Exploring the big box stores for the latest in tools and useful accessories is fun. Projects engineer Edwin Bukont was scouring Lowes for neat finds and came up with the little LED flashlight shown in Fig. 1.
In addition to being rotatable, there’s a strong magnet on the back, making it ideal to “stick” onto steel racks or steel rack rails, as seen in Fig, 2.
The light intensity is adjustable, too; and being LED-powered, it does not get hot. Ed also found a larger plug-in floor LED lamp, shown in Fig. 3.
If you haven’t converted to these LED lamps and flashlights, you’re missing out. The lighting is bright, plus the case doesn’t get hot as with traditional incandescent bulb trouble lights. Perhaps the best feature: When you drop the lamp, the bulb doesn’t break.
I received an email from an engineer asking about satellite interference.
Broadcast engineering veteran Ira Wilner offered some advice to engineers experiencing terrestrial interference to their satellite dishes. His first question for C-band operations is whether you have a C-band pre-selector filter between your feed horn and your LNB. Ira strongly suggests one.
In some cases, Ira has used two of these filters in series. LNBs are far more susceptible to out-of-band RFI than LNAs plus down converters. Their front ends are easily overloaded, and the spurious response will generate noise all across your down-converted C-band signal at L-band.
Interference could also be on-channel interference, and in that case, a filter won’t really help. In those cases, use a spectrum analyzer to diagnose the problem or search for the offending signal source.
Salem Media Group Orlando’s Louis Mueller wanted a portable workbench that was sturdy and inexpensive but that didn’t take up too much space in the transmitter building. Engineers often need a place to set test equipment, and the floor just isn’t convenient.
Lou found portable voting booths on eBay for less than $20. Shown in Fig. 4, the legs go in the case. When disassembled, this is small enough to fit in a corner or, for contract engineers, in the back of your vehicle. Because it’s portable, the case can be used outside to hold a bridge or an FIM. Fig. 5 is the identifying label, should you want to search for your own portable workbench.
As we start a new year, a great reminder from Larry Wilkins’ Alabama Broadcasters Association newsletter, Monday Morning Coffee Technical Notes.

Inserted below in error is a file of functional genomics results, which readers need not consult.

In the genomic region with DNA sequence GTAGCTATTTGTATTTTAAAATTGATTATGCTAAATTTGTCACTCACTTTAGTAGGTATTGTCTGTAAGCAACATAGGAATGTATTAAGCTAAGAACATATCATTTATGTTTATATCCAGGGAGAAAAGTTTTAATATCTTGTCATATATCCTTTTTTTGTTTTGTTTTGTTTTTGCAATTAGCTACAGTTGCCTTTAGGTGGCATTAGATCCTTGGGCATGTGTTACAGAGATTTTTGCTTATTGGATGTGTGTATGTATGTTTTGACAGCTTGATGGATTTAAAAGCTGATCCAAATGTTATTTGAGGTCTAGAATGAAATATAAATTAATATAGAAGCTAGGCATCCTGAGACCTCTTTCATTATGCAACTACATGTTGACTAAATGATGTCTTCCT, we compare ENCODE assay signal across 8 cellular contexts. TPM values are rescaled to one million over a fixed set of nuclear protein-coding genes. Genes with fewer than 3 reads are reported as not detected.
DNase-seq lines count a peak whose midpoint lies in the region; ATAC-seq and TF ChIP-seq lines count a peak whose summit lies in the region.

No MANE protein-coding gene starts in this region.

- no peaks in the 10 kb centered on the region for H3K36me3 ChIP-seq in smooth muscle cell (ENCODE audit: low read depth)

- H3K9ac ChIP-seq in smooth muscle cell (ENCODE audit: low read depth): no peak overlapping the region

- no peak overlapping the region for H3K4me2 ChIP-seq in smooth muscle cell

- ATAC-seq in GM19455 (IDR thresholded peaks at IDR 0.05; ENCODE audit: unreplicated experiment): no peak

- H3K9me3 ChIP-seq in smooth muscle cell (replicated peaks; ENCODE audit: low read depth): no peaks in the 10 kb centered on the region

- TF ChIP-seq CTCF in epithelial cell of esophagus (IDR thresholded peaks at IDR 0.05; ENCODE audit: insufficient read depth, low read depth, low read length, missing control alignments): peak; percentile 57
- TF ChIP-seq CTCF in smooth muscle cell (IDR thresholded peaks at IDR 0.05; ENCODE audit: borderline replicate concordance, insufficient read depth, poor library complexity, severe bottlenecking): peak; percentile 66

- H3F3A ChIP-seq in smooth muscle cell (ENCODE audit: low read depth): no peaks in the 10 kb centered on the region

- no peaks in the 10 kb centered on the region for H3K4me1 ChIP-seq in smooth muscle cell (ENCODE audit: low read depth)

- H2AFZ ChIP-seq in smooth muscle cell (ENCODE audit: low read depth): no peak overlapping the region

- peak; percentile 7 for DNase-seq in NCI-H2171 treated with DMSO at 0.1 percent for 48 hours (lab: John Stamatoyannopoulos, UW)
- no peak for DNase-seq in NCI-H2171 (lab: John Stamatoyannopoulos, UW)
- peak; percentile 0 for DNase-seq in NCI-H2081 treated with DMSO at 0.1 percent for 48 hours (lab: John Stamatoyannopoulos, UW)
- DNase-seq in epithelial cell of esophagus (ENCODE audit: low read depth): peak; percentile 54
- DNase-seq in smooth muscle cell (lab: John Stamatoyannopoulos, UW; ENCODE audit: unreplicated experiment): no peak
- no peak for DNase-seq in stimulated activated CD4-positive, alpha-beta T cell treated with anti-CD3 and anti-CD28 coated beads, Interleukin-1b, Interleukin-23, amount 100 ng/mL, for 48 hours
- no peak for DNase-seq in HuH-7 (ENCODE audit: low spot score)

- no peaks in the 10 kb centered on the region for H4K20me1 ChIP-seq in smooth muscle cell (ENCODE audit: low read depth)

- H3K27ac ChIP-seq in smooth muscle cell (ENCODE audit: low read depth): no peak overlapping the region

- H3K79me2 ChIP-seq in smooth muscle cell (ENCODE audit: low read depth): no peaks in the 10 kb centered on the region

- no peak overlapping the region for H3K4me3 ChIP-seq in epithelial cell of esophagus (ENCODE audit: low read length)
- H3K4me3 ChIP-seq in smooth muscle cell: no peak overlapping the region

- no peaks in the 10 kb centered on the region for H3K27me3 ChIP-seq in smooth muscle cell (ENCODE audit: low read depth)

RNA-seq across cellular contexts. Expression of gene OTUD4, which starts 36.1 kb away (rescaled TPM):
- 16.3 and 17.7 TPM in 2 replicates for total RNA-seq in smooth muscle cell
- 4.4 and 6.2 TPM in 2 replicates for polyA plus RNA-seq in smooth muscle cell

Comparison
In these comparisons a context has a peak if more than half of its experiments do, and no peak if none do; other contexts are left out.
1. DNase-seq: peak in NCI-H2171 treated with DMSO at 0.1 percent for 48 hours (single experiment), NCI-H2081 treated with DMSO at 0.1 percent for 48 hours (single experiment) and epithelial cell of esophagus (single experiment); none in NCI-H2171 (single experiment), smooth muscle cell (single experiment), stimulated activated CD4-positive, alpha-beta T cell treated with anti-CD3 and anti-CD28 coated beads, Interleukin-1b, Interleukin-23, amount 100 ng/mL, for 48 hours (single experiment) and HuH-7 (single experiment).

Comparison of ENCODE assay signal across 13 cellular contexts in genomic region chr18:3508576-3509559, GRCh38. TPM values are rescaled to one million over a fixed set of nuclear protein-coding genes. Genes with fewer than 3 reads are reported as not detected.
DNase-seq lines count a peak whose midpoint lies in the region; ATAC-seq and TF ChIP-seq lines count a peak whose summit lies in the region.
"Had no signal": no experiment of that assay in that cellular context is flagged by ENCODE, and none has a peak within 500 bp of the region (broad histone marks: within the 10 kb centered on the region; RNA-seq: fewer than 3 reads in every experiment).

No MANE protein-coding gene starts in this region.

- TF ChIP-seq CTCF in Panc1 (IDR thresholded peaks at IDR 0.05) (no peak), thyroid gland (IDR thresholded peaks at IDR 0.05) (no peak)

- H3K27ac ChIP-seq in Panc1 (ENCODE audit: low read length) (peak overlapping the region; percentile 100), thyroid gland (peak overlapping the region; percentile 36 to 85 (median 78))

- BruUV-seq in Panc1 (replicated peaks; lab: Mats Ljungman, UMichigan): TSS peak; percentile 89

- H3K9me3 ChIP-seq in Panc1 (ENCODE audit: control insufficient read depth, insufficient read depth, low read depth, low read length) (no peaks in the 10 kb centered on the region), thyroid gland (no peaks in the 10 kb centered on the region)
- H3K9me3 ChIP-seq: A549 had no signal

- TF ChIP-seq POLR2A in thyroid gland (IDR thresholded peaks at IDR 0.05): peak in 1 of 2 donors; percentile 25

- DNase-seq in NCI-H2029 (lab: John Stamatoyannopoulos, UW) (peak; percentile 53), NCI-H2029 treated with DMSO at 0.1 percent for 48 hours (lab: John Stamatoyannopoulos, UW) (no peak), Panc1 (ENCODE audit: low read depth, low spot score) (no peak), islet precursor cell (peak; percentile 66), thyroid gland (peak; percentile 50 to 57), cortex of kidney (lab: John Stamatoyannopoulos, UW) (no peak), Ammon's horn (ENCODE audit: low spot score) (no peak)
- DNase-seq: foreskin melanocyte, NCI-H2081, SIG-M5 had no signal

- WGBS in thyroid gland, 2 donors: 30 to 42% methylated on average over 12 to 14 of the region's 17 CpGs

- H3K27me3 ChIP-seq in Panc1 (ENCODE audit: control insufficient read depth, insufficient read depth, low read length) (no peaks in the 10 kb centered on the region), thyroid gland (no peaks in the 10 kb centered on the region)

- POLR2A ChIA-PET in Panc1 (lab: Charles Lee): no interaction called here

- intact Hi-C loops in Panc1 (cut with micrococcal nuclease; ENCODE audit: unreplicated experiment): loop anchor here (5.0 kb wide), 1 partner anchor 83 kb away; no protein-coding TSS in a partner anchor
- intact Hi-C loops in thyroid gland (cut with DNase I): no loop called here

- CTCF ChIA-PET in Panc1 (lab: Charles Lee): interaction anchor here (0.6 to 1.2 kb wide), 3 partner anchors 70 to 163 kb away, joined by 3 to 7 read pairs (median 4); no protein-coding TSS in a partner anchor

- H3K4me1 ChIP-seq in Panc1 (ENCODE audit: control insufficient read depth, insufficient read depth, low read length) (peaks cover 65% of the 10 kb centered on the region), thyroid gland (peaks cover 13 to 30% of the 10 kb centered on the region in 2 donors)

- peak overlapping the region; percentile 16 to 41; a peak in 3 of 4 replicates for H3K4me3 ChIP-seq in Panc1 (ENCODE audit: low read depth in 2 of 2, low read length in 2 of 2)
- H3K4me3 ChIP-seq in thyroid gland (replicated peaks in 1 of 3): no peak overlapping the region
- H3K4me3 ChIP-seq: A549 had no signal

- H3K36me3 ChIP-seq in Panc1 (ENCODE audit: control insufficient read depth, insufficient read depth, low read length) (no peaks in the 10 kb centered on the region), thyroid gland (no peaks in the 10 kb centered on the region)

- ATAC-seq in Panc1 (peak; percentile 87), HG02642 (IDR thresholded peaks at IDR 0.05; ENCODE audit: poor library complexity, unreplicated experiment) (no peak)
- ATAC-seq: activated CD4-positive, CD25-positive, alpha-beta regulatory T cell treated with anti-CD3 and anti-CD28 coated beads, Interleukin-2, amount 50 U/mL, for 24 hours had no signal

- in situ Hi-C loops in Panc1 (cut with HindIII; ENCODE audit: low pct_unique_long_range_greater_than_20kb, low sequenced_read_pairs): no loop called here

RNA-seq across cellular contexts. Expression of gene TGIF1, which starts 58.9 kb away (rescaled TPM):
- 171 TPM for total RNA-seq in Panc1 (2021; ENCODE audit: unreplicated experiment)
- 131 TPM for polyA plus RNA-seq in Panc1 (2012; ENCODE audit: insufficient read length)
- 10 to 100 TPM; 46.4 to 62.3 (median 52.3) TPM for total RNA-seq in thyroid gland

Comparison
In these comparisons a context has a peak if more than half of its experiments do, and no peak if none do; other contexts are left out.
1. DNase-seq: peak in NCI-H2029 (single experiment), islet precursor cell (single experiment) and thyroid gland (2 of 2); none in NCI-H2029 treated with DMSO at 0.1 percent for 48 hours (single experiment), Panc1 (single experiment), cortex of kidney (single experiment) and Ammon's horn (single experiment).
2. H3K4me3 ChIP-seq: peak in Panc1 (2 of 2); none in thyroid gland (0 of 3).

Section 73.1820 of the FCC rules require the licensee of each station to maintain a station log.
I’ve heard engineers say, “Logs are no longer required.” This is not true. The station log shall be kept by the station employees competent to do so, having actual knowledge of the facts required.
All entries are required to be reviewed once each week and must accurately reflect the station operation. The chief operator or his designee must sign and date the log, thereby attesting to the fact that the entry, or any correction or addition made thereto, is an accurate representation of what transpired
Items required to be posted in the station log include:
● A record of all EAS activity (test and alerts) during the preceding week.
● A record of any malfunction or extinguishment of tower lighting.
● A record of failure, out-of-tolerance condition or corrective action (including calibration of automatic devices) made to the transmission system equipment, including monitoring and control devices.
Finally, these logs must be retained for a period of two years. Start the New Year by ensuring that your station engineering paperwork is in order.
Workbench is Radio World’s iconic tech tips column, edited by John Bisset, who has worked in broadcasting for 48 years, is SBE certified and is a past recipient of the SBE’s Educator of the Year Award. However, this column relies on you, the reader, to share your great ideas, workarounds, facility photos, war stories and DIY projects. Help your colleagues — and qualify for SBE recertification credit while you’re at it. Send your ideas, tips and high-resolution photos to email@example.com. Fax to (603) 472-4944. Aren’t sure it’s a worthy tip? Send it anyway, we welcome all great ideas, and sometimes the smallest one can turn into a great discussion with other readers.